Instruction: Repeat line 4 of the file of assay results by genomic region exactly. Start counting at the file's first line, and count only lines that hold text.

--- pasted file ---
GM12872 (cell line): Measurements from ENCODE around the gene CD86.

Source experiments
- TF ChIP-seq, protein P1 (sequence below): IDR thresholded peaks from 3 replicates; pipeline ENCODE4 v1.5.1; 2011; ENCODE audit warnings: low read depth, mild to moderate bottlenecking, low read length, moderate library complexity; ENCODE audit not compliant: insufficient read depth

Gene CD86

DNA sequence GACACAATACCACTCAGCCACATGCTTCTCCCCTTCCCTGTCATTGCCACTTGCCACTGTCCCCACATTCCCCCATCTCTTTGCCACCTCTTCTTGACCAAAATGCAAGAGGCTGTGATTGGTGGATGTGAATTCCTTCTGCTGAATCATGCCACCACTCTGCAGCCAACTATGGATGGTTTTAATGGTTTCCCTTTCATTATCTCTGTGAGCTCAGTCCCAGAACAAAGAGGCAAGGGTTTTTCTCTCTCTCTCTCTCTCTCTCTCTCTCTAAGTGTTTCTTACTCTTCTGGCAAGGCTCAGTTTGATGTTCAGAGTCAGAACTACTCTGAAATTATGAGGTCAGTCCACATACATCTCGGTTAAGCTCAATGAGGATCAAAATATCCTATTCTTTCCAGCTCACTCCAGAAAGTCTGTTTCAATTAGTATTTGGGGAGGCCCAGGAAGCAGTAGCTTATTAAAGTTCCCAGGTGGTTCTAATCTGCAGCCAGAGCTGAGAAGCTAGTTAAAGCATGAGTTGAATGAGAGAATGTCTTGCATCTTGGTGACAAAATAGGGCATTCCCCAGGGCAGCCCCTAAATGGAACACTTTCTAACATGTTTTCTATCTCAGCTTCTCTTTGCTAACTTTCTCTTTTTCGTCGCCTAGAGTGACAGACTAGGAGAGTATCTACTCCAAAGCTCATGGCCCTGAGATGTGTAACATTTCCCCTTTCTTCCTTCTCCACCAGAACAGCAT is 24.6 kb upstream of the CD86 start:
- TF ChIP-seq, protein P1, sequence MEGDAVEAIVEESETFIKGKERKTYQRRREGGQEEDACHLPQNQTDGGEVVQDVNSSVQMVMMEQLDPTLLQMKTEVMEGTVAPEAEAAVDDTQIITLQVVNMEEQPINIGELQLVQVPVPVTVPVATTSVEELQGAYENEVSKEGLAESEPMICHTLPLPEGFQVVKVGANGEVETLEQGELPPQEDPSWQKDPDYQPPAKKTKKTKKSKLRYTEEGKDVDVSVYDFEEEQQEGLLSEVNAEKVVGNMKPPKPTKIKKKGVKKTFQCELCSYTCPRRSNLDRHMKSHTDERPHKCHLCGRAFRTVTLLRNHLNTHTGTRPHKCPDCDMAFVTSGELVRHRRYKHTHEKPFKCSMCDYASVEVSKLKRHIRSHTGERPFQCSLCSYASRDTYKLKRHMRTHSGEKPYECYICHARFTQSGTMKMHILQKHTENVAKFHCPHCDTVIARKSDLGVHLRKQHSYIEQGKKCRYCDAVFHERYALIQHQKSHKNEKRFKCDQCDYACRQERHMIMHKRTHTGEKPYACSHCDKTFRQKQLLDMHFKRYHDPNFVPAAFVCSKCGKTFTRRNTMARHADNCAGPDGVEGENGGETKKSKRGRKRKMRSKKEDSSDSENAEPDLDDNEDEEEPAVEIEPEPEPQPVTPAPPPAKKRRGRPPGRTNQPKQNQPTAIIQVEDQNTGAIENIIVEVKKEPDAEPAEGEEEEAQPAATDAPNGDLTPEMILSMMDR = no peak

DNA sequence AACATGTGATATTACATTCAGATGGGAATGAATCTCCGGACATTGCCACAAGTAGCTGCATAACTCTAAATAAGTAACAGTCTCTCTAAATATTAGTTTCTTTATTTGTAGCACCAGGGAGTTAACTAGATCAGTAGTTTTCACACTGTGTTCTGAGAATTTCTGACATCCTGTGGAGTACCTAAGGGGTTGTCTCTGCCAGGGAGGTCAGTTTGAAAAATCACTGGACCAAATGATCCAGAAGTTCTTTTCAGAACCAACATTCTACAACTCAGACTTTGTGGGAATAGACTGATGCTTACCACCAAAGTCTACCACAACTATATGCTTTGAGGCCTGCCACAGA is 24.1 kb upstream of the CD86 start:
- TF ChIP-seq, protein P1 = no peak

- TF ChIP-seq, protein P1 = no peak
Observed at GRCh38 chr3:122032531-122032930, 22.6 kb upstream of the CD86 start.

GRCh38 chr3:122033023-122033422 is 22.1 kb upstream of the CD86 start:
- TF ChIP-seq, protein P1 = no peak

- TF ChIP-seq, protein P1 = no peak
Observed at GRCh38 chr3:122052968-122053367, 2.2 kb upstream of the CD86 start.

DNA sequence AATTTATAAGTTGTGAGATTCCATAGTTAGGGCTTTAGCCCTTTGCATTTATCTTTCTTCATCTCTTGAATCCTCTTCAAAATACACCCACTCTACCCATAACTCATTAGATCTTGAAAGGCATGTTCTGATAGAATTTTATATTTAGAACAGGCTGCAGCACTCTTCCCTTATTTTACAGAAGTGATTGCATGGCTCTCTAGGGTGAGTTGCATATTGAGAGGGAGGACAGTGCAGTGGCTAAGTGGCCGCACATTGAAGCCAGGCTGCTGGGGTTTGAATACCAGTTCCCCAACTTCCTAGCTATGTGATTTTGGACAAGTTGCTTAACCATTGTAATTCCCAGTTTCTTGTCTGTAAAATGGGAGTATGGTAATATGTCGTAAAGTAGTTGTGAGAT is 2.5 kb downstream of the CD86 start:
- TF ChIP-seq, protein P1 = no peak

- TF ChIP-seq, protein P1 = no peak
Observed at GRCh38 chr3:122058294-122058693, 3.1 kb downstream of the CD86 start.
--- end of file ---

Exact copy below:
Gene CD86